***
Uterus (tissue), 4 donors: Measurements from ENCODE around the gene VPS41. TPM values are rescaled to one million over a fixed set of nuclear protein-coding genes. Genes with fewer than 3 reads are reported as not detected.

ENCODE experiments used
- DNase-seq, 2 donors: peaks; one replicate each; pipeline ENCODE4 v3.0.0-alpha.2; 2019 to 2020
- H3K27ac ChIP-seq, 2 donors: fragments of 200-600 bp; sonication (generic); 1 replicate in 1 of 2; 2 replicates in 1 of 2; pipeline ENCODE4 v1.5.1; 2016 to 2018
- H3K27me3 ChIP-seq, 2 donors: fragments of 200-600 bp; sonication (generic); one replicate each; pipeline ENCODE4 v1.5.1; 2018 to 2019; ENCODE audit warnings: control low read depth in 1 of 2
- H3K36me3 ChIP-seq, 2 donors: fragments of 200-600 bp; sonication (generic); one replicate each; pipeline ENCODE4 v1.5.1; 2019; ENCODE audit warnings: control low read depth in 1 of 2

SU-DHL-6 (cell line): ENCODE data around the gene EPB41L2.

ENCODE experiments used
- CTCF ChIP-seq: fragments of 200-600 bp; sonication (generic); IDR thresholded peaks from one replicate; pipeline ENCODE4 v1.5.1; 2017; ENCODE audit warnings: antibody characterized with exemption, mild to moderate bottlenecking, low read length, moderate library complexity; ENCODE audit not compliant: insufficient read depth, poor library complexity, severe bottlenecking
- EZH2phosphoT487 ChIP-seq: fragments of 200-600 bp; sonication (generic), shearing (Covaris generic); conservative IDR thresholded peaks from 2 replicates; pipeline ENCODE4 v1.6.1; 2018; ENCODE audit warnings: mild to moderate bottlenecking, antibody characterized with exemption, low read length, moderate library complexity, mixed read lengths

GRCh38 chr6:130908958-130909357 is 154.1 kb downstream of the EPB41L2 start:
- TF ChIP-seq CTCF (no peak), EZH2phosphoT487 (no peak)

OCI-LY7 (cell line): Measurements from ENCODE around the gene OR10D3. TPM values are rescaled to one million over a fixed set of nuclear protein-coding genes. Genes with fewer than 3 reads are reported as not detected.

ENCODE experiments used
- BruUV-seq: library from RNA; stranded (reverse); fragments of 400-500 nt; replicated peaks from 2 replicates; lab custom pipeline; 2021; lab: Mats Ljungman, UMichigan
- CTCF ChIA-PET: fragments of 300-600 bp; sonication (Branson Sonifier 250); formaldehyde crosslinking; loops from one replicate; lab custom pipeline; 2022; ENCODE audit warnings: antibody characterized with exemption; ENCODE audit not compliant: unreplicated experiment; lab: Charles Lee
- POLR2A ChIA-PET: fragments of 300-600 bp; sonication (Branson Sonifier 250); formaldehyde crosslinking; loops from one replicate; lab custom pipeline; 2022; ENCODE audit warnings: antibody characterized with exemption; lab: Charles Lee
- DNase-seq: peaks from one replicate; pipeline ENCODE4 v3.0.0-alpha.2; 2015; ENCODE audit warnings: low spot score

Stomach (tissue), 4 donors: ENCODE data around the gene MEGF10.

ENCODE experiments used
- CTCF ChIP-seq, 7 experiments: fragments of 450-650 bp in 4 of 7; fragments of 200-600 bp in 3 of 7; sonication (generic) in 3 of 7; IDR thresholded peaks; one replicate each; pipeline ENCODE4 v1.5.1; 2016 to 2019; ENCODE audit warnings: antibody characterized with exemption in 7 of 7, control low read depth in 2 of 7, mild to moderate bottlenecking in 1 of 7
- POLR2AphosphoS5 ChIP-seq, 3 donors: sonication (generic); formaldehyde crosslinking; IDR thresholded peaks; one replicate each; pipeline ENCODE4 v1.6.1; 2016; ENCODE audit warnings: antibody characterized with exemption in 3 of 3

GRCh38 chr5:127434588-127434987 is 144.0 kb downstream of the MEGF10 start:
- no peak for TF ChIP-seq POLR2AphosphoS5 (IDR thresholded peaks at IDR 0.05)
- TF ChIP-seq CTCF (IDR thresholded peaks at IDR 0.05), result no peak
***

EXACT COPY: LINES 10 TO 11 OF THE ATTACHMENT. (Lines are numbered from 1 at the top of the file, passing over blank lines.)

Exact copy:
- EZH2phosphoT487 ChIP-seq: fragments of 200-600 bp; sonication (generic), shearing (Covaris generic); conservative IDR thresholded peaks from 2 replicates; pipeline ENCODE4 v1.6.1; 2018; ENCODE audit warnings: mild to moderate bottlenecking, antibody characterized with exemption, low read length, moderate library complexity, mixed read lengths

GRCh38 chr6:130908958-130909357 is 154.1 kb downstream of the EPB41L2 start: